Sunday, August 18, 2013

In which our heroine records her first two weeks of homeschooling

Two weeks have already flown by!  We've been easing in slowly, but I'm been impressed with what Moose has acquired even without any rigorous study.  First of all, we've been emphasizing that school is a bit different, particularly with his tools and books.  He needs to listen carefully and do as instructed, then put his things back where they belong when he's finished.  He may only color the pages I tell him to color, and he needs to do so carefully and neatly.  That is the hardest part for him, but it only applies to his school books.  He's welcome to use his other coloring books as he pleases.  The "A" book of the ABC series covers this, and we're working through it slowly, whenever he wants a bit more.  I figure we'll do more of it during the winter, when spending endless hours outdoors isn't quite as appealing.

He has learned his first Bible verse perfectly, without us even asking him to memorize it (Ephesians 6:1, to go with our first habit, obedience).  He has not only loved the first two stories in his Rod and Staff Bible Storybook, but has begged for more.  He also enjoys looking through one of the Engineer's Bible's, which has pictures and maps.  His ability to learn a simple story, well told, or a song, nicely sung, is beautiful.  Although a different song was scheduled, he's been learning This Train Is Bound for Glory.  After all, it has a train in it.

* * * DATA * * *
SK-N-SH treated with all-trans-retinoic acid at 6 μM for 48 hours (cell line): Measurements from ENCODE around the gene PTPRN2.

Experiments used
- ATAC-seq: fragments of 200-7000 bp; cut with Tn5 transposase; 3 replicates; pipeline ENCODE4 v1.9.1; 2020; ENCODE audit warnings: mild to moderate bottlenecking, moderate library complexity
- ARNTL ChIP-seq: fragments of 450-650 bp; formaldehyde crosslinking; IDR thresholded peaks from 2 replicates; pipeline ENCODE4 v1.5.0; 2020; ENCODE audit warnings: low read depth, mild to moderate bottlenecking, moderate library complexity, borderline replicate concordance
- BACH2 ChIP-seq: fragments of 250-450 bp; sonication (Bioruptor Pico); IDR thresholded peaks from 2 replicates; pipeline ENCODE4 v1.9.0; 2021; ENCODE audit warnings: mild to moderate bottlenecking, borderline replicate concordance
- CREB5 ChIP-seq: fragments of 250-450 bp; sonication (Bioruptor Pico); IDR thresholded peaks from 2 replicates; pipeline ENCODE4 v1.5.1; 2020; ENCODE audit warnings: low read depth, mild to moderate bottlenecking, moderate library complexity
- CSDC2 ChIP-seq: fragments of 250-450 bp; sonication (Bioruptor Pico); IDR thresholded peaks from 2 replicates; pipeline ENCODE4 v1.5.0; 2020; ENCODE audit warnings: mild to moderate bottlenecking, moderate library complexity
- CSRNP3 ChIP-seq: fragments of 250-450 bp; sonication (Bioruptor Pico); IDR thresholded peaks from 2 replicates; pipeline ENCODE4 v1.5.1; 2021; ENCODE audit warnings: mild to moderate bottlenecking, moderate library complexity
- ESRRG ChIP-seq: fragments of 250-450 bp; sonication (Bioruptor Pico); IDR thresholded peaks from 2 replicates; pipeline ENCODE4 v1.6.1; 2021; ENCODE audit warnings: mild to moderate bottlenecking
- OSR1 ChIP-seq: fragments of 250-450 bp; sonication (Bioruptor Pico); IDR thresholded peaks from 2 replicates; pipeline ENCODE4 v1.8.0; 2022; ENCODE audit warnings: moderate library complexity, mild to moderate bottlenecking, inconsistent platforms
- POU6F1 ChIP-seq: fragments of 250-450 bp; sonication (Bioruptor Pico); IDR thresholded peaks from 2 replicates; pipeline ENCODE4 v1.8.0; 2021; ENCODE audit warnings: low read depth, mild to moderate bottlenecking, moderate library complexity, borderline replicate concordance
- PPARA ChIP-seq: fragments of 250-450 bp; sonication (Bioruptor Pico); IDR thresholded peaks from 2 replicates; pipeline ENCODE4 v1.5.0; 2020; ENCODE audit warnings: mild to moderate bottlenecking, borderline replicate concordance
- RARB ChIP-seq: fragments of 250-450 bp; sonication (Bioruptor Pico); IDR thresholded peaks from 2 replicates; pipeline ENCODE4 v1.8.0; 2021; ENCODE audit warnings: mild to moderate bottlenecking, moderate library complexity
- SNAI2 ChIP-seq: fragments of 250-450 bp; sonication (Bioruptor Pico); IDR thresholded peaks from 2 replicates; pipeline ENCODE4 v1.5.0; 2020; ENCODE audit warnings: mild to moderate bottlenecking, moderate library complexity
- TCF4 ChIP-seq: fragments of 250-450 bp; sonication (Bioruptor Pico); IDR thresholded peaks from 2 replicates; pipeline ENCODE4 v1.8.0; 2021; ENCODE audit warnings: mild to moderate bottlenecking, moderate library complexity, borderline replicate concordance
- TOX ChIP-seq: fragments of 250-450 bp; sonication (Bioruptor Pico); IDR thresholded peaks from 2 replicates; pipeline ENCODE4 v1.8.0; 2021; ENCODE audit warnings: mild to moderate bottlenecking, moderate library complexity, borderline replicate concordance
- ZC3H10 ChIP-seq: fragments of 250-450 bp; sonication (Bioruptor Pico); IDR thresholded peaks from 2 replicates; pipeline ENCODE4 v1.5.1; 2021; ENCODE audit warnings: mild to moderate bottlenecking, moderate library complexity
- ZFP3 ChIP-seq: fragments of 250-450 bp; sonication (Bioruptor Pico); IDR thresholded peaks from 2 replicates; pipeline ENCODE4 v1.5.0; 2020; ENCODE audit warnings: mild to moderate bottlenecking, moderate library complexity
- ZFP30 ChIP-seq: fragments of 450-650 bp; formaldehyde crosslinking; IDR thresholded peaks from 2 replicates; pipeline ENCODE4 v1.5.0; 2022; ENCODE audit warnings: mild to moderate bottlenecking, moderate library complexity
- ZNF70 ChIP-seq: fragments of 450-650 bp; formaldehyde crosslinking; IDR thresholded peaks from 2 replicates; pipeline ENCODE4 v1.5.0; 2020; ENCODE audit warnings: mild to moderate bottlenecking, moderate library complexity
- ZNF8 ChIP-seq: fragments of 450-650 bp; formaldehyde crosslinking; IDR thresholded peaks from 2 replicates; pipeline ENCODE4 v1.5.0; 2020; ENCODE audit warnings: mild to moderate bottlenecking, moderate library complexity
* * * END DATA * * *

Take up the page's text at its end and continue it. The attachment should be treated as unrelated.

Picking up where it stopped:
The habit training?  Well...not so much.  Obedience is hard for a three-year-old, especially when you don't want to break the child's will, which I certainly don't.  It's a work in progress.

Last but certainly not least, our theme for the month, animals.  We haven't been doing anything systematic, but instead have simply been more intentional in our observations and discussions.  Off the top of my head, I can recall talking about animal's homes, their feet (padded feet with claws, talons, hooves, and so on), and their habitats.  We've been classifying them as mammals, birds, reptiles, amphibians, or fish and discussing what features differentiate each of those groups.  We've talked about what makes an animal an animal, as opposed to a plant or a fungus.  I've been leaving out bacteria and other microscopic organisms for now, since they're harder to explain to a preschooler.  He's been particularly taken with learning about bees.

We did have our first "field trip," to the zoo.  Hopefully we'll be taking another trip to one down in West Virginia later this month, because due to way of our Pittsburgh trip worked out, we didn't really get a chance to discuss much or apply any of our lessons.  At least there are always plenty of animals around home to observe.

Off to prepare dinner and take Moose out to feed the chickens.  There's plenty to learn in that, too, don't you think?

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